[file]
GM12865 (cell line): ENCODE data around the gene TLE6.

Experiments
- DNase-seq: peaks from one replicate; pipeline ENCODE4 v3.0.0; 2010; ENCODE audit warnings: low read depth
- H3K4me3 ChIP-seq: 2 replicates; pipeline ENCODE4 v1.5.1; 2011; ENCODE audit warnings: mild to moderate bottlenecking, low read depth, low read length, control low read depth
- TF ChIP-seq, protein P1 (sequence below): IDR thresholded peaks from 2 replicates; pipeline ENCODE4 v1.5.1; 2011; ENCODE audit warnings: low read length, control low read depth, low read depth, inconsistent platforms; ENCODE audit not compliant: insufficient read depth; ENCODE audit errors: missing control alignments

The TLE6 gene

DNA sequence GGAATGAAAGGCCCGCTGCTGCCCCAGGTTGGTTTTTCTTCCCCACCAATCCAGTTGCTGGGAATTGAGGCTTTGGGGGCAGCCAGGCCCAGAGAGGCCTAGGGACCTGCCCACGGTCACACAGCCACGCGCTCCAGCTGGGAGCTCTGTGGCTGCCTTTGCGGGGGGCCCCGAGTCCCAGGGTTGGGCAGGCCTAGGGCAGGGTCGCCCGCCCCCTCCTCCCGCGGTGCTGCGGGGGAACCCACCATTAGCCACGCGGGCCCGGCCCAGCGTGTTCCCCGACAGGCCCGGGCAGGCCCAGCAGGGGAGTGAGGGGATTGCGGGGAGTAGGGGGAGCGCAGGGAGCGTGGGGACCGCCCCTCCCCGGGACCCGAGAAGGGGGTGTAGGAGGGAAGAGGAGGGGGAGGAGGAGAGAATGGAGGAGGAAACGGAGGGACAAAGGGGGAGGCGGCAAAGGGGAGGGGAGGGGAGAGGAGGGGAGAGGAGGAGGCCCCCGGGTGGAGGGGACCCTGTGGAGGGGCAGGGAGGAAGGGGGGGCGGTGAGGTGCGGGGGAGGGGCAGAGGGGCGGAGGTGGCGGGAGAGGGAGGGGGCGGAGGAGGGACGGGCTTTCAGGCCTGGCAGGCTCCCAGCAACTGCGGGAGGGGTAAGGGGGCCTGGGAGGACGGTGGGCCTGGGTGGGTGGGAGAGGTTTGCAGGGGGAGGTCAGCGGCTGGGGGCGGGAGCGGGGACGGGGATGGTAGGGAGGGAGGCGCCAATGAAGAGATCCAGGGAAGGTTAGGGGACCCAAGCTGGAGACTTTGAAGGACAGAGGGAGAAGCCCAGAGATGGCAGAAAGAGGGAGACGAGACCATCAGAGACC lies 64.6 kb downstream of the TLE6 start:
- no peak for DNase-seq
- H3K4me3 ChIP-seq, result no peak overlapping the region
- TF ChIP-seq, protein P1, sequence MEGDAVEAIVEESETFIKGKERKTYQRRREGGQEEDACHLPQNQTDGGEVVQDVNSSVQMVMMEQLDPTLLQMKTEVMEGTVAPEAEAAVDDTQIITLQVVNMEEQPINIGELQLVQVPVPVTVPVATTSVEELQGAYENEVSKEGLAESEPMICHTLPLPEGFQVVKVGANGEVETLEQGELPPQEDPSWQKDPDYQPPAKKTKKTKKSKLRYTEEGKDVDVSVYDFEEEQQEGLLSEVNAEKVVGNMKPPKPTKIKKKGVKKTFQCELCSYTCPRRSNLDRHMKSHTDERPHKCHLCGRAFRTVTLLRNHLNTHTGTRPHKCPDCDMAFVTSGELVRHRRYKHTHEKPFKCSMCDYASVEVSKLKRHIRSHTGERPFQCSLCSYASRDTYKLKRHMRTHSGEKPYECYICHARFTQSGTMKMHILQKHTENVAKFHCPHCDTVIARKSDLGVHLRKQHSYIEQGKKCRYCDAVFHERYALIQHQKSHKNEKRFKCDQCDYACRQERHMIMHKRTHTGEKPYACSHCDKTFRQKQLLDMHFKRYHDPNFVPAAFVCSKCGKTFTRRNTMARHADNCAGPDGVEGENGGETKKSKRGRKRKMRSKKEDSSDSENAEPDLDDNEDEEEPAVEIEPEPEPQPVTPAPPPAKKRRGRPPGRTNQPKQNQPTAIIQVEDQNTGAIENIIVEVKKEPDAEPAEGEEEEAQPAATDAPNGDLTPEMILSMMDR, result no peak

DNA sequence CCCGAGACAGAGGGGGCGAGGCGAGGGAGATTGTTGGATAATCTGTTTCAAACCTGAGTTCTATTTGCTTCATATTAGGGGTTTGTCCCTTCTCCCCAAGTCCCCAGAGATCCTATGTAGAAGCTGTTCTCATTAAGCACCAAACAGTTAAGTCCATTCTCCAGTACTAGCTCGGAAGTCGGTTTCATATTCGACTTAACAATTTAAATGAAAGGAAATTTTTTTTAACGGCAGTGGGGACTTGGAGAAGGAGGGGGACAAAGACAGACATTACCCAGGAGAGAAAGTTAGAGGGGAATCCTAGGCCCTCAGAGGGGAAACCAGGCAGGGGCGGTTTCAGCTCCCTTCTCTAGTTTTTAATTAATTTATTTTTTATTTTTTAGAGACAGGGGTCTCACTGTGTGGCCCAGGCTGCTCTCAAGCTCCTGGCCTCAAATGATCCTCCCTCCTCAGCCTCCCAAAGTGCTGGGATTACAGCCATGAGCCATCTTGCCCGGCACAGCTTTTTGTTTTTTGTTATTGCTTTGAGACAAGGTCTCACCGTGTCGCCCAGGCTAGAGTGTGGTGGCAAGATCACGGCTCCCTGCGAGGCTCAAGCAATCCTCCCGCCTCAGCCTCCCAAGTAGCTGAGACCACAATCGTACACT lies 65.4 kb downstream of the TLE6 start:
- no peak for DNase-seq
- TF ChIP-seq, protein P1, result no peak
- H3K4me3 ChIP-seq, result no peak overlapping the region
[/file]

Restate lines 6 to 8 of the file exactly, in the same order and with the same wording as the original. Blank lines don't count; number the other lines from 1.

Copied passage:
The TLE6 gene

DNA sequence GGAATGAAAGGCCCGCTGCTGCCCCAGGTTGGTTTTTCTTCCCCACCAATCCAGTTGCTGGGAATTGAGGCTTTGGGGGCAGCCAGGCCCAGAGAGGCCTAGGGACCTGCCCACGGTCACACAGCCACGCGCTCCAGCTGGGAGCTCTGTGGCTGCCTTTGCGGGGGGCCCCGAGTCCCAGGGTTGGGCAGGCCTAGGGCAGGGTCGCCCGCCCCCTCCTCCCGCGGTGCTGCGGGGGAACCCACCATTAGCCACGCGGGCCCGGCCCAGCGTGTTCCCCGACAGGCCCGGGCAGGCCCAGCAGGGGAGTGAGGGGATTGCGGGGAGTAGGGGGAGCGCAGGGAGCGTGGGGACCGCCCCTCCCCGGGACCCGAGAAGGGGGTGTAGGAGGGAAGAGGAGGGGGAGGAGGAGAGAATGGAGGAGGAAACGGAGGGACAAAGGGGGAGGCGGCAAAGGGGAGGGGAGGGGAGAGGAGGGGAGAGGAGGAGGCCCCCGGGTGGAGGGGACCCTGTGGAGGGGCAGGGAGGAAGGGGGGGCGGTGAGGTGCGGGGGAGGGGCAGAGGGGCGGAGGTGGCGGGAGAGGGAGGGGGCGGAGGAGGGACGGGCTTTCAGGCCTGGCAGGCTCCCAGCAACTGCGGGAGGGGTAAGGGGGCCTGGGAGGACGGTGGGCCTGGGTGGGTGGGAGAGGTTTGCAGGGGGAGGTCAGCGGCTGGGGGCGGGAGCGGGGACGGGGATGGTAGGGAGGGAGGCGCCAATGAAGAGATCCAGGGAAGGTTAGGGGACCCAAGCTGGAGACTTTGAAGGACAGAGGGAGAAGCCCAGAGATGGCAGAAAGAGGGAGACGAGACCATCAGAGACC lies 64.6 kb downstream of the TLE6 start:
- no peak for DNase-seq